An Egyptian court on Monday sentenced Muslim Brotherhood chief Mohamed Badie and his 682 supporters to death, a move that could raise tension in the country, which has been gripped by turmoil since the ouster of Islamist president Mohammed Morsi last year.
The convicts were accused of involvement in killings and attempted murder of policemen in the southern Minya province on August 14, the day police killed hundreds of ousted Islamist president Morsi's supporters in clashes in Cairo.
Of the 683 accused sentenced on Monday, about 50 are in custody while the rest are either out on bail or on the run.
Several woman relatives of the accused waiting outside the courtroom fainted on hearing news of the death penalty.
In a separate case, the same court reversed 492 death sentences out of 529 it passed last month, commuting most of the death penalty to life in prison.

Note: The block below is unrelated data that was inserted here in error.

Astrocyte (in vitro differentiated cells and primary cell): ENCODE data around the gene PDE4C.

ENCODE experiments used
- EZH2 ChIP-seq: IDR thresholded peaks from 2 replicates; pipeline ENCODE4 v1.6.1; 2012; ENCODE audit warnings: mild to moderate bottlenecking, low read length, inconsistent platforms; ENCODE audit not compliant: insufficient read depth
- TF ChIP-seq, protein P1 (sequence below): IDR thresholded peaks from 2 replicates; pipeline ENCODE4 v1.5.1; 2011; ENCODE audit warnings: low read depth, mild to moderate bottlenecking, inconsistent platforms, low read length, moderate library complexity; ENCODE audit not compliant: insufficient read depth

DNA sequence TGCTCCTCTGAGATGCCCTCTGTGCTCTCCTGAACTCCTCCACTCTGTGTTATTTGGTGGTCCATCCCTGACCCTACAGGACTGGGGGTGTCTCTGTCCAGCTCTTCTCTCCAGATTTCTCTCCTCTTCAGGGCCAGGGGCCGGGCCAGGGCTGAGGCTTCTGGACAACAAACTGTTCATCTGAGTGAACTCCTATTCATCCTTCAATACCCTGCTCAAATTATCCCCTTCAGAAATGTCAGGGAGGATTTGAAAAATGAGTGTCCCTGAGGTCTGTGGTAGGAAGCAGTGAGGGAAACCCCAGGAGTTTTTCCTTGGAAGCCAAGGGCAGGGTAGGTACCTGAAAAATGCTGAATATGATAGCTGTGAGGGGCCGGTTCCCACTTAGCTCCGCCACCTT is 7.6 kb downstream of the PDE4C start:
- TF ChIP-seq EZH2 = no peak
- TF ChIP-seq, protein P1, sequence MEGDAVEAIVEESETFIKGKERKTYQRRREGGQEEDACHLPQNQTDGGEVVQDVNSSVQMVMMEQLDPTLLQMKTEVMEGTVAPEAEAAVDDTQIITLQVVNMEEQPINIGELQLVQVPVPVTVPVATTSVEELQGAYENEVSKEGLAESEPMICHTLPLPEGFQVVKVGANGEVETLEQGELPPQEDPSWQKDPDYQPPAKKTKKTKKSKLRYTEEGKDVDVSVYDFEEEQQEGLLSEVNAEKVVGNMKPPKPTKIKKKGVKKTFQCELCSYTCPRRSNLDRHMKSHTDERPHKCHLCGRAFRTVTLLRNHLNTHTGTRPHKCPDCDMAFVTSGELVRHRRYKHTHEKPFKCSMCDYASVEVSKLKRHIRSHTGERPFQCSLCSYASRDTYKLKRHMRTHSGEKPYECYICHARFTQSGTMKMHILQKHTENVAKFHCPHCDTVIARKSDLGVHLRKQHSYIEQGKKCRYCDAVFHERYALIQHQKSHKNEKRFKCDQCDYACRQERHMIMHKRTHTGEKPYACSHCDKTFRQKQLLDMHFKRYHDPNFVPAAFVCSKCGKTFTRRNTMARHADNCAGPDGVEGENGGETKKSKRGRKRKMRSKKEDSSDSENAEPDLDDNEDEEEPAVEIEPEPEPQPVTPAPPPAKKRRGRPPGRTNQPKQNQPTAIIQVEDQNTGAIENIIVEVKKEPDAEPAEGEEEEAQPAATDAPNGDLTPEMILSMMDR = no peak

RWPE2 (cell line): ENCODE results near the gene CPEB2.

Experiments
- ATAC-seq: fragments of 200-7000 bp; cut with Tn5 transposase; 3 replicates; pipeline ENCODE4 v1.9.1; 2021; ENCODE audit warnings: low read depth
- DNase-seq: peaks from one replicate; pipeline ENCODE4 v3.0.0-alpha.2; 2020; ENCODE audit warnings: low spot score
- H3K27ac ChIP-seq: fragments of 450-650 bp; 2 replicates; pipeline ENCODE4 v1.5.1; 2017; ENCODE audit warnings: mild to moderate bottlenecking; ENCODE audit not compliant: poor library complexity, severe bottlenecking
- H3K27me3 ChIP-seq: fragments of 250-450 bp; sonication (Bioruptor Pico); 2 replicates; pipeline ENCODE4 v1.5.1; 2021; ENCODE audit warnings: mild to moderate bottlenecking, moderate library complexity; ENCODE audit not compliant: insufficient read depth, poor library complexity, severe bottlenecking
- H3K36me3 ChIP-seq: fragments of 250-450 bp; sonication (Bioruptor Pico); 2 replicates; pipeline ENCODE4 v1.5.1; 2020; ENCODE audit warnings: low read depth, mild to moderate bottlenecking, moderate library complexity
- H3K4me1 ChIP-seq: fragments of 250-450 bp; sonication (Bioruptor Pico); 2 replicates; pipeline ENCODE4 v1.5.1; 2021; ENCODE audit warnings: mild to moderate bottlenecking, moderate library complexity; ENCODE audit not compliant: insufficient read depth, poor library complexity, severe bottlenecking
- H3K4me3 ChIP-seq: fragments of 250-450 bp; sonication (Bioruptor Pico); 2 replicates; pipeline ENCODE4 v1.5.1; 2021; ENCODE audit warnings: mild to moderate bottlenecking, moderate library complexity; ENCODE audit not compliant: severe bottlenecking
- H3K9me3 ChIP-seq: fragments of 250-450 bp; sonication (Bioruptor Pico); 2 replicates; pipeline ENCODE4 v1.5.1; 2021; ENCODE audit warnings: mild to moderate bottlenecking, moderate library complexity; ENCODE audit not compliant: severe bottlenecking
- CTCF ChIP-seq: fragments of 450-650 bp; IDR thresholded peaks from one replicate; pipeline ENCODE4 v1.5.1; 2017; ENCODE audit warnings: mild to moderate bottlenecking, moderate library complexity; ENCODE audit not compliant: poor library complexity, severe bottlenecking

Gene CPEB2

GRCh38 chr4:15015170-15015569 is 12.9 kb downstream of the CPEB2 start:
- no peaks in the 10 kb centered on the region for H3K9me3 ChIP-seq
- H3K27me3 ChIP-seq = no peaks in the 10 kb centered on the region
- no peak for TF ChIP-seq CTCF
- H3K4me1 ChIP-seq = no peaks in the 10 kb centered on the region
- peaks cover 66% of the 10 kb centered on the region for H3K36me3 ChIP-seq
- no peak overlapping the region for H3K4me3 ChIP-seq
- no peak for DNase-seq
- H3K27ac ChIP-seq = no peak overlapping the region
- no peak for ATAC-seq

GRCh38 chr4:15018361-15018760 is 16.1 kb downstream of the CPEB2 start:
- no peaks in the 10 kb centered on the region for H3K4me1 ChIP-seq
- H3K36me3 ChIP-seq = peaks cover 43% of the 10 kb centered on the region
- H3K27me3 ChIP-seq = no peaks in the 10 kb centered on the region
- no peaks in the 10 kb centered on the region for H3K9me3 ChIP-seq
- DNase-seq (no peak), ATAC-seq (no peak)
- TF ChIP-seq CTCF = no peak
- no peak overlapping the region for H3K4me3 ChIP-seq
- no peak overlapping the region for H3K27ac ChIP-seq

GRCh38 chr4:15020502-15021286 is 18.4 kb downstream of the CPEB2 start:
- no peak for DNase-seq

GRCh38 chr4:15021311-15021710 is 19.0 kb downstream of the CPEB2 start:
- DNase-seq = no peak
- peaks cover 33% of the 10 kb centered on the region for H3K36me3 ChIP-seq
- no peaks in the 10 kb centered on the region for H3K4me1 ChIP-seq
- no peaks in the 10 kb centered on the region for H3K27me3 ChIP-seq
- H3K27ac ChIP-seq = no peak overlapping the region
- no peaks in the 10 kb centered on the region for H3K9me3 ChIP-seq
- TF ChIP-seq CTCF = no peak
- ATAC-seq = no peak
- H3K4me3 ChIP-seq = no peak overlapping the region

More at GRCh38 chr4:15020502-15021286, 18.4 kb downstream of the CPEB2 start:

Seventy-year-old Mohammed Badie, a white-bearded professor, became supreme guide of the Brotherhood in 2010. He had condemned the removal of president Morsi by the Egyptian military.
Morsi belongs to the Brotherhood, an Islamist movement, which swept all elections in Egypt following the fall of military dictator Hosni Mubarak in 2011. Morsi's term was marked with political uncertainty and violence in a deeply polarised country that ultimately led to his ouster by the powerful military.
Egypt has been in political turmoil since the overthrow of Mubarak during the 2011 Egyptian Revolution.
Image: Muslim Brotherhood leader Mohammed Badie